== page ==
Showing 11 posts by Patricia J. Scott.
The Bankruptcy Court of the Western District of Michigan recently denied a Trustee’s Motion to Sell Avoidance Actions pursuant to 11 U.S.C. 363(b).1 The Trustee’s Motion sought authority to sell potential causes of actions under Chapter 5 of the Bankruptcy Code, as the estate had limited resources to pursue the actions. The Court noted that the Sixth Circuit has not decided the issue of whether a Bankruptcy Trustee has authority to sell avoidance actions.
The real issue before the Court was whether an avoidance action is “property of the estate” given a Trustee has authority to sell property of the estate pursuant to § 363(b). The Court rejected the Trustee’s argument that avoidance actions are included within property of the estate. Read More ›
Categories: Western District of Michigan
Effective May 1, 2013, the Bankruptcy Courts for the Western and Eastern Districts of Michigan will begin charging a new fee of $25 for each claim transferred. The purpose of the fee, as stated by the Judicial Conference Committee, relates to the number of claims transferred and the impact they have on the workload of the Bankruptcy Courts, including Court time and resources.
The fee will be assessed upon the filing of the claim transfer, regardless of who files the claim transfer. The $25 fee will be charged for each individual claim transfer, and it will also apply to partial claims transfers.
In a recent Opinion, Judge Opperman from the Eastern District of Michigan Bankruptcy Court held that a Chapter 13 debtor cannot exclude voluntary post-petition retirement contributions from disposable income. This Opinion is significant for debtors, trustees, and creditors as it systematically changes the way the Eastern District of Michigan will treat post-petition voluntary retirement contributions in a Chapter 13. Read More ›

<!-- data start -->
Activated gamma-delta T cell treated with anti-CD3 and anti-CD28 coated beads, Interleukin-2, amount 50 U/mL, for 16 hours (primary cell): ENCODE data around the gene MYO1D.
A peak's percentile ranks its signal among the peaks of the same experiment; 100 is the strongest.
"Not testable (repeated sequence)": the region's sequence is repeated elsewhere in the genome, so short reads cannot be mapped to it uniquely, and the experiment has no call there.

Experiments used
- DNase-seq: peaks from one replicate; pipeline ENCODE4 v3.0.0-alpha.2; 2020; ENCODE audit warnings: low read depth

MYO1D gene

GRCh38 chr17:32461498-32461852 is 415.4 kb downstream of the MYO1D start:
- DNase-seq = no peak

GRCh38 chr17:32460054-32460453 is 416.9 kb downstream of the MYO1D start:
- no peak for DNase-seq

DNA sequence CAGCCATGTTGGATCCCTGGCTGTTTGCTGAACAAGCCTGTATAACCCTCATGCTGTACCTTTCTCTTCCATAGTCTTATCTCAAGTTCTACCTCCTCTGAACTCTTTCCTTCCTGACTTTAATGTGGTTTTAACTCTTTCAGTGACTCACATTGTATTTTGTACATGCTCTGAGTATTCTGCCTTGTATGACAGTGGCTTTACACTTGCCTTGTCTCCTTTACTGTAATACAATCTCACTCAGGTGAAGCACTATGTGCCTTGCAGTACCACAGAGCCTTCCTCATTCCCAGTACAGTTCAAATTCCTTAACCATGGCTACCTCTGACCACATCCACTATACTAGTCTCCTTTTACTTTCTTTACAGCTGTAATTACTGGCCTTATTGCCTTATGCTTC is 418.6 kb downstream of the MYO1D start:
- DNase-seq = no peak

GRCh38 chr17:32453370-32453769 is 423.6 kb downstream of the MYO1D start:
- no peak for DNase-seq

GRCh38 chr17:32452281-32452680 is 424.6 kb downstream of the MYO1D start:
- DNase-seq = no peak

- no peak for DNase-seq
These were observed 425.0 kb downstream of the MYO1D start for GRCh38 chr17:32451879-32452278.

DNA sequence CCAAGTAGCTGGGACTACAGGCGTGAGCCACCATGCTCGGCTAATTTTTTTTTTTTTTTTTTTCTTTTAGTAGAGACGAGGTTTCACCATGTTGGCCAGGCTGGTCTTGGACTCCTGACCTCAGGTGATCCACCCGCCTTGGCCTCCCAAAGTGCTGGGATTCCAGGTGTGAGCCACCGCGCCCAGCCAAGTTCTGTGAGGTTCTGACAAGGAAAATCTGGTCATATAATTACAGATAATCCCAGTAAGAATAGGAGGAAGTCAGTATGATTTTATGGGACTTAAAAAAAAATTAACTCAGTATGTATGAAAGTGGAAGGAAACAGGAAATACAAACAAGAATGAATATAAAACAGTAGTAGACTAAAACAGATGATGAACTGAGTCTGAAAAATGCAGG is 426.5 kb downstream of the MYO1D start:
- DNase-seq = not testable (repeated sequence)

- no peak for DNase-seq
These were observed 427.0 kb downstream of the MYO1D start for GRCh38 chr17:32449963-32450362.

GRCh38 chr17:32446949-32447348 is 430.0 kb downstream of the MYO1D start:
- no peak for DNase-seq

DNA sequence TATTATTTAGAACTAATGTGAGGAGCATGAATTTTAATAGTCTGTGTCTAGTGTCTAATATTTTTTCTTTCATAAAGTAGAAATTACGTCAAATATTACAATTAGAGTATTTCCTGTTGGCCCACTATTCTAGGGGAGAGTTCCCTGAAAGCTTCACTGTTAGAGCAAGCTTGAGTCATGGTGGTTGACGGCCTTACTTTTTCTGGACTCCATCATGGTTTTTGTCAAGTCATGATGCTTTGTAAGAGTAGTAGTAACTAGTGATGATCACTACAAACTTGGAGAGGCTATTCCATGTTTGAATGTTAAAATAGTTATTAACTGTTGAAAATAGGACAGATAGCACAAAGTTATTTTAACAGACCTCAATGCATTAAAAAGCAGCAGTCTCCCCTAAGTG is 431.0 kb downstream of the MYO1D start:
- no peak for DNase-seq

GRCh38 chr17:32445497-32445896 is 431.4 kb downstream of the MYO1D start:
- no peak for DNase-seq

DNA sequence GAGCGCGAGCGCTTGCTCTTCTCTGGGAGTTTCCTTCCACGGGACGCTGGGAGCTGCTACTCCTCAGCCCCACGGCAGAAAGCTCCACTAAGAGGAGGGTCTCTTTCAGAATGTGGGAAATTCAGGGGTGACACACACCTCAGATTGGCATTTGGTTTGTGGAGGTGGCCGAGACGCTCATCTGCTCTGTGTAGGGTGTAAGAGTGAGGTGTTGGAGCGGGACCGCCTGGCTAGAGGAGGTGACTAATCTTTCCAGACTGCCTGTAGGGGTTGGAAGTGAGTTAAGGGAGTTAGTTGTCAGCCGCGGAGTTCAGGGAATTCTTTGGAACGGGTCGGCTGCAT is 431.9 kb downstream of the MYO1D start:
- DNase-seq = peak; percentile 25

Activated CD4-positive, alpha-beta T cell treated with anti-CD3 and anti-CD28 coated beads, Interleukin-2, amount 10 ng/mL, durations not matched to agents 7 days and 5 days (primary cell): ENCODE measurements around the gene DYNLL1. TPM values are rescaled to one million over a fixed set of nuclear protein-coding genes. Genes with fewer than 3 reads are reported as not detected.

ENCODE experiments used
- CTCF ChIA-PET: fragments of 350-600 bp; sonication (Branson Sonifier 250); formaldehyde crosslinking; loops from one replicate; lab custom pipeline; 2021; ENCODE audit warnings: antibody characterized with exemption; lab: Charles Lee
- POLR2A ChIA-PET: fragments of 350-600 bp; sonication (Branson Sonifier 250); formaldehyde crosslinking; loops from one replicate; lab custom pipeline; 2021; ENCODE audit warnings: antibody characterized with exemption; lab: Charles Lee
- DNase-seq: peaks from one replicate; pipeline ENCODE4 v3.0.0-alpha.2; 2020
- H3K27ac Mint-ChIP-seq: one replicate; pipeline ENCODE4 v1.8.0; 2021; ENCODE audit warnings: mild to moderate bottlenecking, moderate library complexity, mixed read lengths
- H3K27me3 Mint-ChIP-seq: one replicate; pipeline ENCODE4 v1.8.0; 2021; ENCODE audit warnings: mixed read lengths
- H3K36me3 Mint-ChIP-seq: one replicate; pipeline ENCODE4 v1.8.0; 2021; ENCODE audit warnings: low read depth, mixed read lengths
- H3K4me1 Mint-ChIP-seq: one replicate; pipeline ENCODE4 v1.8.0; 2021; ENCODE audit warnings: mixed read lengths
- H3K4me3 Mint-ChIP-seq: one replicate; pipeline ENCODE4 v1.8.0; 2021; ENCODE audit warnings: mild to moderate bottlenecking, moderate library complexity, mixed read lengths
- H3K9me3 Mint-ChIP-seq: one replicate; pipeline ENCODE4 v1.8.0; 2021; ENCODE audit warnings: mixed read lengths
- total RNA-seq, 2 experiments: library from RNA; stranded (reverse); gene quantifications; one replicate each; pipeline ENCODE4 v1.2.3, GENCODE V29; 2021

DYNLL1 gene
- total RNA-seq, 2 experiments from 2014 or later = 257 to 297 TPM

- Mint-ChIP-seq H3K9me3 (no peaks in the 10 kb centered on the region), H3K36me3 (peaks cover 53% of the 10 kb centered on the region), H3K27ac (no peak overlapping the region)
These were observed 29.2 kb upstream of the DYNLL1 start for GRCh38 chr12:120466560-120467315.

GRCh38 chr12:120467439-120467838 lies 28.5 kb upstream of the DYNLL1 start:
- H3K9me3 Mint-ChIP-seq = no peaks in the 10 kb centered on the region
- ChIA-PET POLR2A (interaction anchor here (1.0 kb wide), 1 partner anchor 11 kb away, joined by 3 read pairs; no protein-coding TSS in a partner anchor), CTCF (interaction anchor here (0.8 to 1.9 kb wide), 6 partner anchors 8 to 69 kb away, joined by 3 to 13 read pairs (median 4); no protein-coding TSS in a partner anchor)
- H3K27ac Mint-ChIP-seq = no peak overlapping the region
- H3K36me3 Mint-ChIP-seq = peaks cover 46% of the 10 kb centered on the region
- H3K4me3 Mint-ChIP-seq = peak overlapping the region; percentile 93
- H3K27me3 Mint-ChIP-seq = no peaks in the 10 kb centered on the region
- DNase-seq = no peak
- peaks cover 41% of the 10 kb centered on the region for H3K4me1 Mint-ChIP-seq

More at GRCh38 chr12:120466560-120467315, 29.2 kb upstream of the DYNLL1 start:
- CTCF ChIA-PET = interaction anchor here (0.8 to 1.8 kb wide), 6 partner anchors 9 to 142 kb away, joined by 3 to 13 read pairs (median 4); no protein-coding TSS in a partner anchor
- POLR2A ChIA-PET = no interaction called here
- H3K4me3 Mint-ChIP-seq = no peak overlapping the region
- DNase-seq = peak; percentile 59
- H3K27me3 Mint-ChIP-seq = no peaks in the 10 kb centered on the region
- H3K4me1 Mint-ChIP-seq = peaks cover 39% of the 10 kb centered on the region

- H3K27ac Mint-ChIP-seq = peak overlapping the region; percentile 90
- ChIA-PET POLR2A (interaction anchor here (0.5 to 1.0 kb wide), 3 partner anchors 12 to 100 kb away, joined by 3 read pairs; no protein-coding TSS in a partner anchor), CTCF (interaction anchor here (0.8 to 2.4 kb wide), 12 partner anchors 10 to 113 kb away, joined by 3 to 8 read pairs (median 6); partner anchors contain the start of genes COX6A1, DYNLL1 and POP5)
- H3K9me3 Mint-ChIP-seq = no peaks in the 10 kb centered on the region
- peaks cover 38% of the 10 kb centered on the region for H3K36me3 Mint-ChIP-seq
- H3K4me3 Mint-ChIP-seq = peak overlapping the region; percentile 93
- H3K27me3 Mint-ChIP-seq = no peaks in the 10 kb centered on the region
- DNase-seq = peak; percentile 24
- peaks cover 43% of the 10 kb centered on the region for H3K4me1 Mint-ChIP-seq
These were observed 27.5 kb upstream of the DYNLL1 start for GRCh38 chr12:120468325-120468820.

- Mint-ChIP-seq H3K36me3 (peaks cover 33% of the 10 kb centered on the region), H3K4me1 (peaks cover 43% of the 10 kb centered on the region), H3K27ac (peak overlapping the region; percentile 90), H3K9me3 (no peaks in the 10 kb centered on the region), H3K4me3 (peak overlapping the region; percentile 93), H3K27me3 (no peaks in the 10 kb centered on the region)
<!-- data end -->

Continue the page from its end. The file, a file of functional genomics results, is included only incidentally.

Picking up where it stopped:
In a recent opinion, the Sixth Circuit has provided clarification of Stern v. Marshall's1 holding by analyzing Article III “judicial power,” the pubic rights doctrine, and the bankruptcy court's authority.
In Waldman, the Western District of Kentucky Bankruptcy Court entered a judgment against the principal creditor after finding that the creditor had defrauded the debtor and had acquired nearly all of the debtor’s assets by means of fraud. The Bankruptcy Court entered a judgment discharging the debts the debtor owed the creditor and awarded the debtor a judgment of more than $3 million in compensatory and punitive damages. The creditor appealed the Bankruptcy Court’s entry of a final judgment based upon three challenges: (1) the debtor’s state law fraud claims are beyond the jurisdiction of the federal court; (2) the judgment entered was beyond the statutory authority of the bankruptcy court; and (3) the judgment was beyond the bankruptcy court’s power pursuant to Article III of the Constitution. Read More ›
The Sixth Circuit Court of Appeals recently held that Michigan's bankruptcy-specific exemption statute is constitutional under the Bankruptcy Clause and Supremacy Clause of the United States Constitution.
Historically, Michigan has allowed bankruptcy debtors to use the federal exemptions under 11 U.S.C. § 522(d), the general state exemptions under M.C.L. § 600.6023, or the state exemptions pursuant to M.C.L. § 600.5451 that are specific to debtors in bankruptcy (prior to it being declared unconstitutional).